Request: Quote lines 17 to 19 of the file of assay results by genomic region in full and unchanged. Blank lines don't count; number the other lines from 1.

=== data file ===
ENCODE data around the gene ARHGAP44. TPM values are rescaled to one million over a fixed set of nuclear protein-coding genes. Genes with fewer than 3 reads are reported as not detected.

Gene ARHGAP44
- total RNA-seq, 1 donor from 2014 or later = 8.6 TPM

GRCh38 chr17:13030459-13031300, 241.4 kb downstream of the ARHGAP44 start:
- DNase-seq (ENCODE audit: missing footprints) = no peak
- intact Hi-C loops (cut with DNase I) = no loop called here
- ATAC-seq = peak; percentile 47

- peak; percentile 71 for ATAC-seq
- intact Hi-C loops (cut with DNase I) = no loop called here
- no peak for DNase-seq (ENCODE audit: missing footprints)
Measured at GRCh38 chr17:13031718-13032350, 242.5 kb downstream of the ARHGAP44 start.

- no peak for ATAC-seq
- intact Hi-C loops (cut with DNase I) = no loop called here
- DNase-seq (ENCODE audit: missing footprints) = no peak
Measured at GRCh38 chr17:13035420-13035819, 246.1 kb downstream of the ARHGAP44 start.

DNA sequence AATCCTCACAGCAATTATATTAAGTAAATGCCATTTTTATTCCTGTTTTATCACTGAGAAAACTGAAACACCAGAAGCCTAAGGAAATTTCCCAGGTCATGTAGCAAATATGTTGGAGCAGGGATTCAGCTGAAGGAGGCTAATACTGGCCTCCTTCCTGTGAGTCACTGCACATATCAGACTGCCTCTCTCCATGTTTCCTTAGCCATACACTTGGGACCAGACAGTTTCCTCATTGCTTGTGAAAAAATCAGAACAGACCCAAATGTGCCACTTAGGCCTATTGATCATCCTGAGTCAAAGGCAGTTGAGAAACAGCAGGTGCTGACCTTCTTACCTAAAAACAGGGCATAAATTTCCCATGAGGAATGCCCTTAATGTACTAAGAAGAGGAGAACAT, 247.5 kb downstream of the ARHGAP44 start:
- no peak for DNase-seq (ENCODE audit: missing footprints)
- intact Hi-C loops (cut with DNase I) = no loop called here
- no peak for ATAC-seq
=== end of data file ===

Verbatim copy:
- no peak for DNase-seq (ENCODE audit: missing footprints)
- intact Hi-C loops (cut with DNase I) = no loop called here
- no peak for ATAC-seq